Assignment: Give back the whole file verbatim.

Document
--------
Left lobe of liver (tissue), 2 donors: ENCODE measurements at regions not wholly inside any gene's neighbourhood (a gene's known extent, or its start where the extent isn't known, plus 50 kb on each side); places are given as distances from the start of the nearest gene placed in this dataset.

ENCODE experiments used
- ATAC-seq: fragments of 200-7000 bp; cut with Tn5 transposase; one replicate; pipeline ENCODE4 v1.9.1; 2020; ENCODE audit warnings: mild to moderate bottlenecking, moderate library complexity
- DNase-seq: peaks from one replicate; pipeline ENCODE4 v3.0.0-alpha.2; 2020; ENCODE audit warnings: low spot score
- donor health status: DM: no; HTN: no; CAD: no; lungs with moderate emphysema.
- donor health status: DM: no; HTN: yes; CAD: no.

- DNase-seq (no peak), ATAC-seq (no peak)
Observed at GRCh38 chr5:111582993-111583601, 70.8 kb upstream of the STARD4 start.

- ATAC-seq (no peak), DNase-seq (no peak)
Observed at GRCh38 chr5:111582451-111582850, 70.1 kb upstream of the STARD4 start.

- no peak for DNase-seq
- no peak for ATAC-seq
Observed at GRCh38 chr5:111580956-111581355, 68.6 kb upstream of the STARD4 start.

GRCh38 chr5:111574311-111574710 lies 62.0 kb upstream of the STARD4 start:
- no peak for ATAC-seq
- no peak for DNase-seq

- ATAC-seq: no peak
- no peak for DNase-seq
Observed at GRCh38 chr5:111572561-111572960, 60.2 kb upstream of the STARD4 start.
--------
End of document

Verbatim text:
Left lobe of liver (tissue), 2 donors: ENCODE measurements at regions not wholly inside any gene's neighbourhood (a gene's known extent, or its start where the extent isn't known, plus 50 kb on each side); places are given as distances from the start of the nearest gene placed in this dataset.

ENCODE experiments used
- ATAC-seq: fragments of 200-7000 bp; cut with Tn5 transposase; one replicate; pipeline ENCODE4 v1.9.1; 2020; ENCODE audit warnings: mild to moderate bottlenecking, moderate library complexity
- DNase-seq: peaks from one replicate; pipeline ENCODE4 v3.0.0-alpha.2; 2020; ENCODE audit warnings: low spot score
- donor health status: DM: no; HTN: no; CAD: no; lungs with moderate emphysema.
- donor health status: DM: no; HTN: yes; CAD: no.

- DNase-seq (no peak), ATAC-seq (no peak)
Observed at GRCh38 chr5:111582993-111583601, 70.8 kb upstream of the STARD4 start.

- ATAC-seq (no peak), DNase-seq (no peak)
Observed at GRCh38 chr5:111582451-111582850, 70.1 kb upstream of the STARD4 start.

- no peak for DNase-seq
- no peak for ATAC-seq
Observed at GRCh38 chr5:111580956-111581355, 68.6 kb upstream of the STARD4 start.

GRCh38 chr5:111574311-111574710 lies 62.0 kb upstream of the STARD4 start:
- no peak for ATAC-seq
- no peak for DNase-seq

- ATAC-seq: no peak
- no peak for DNase-seq
Observed at GRCh38 chr5:111572561-111572960, 60.2 kb upstream of the STARD4 start.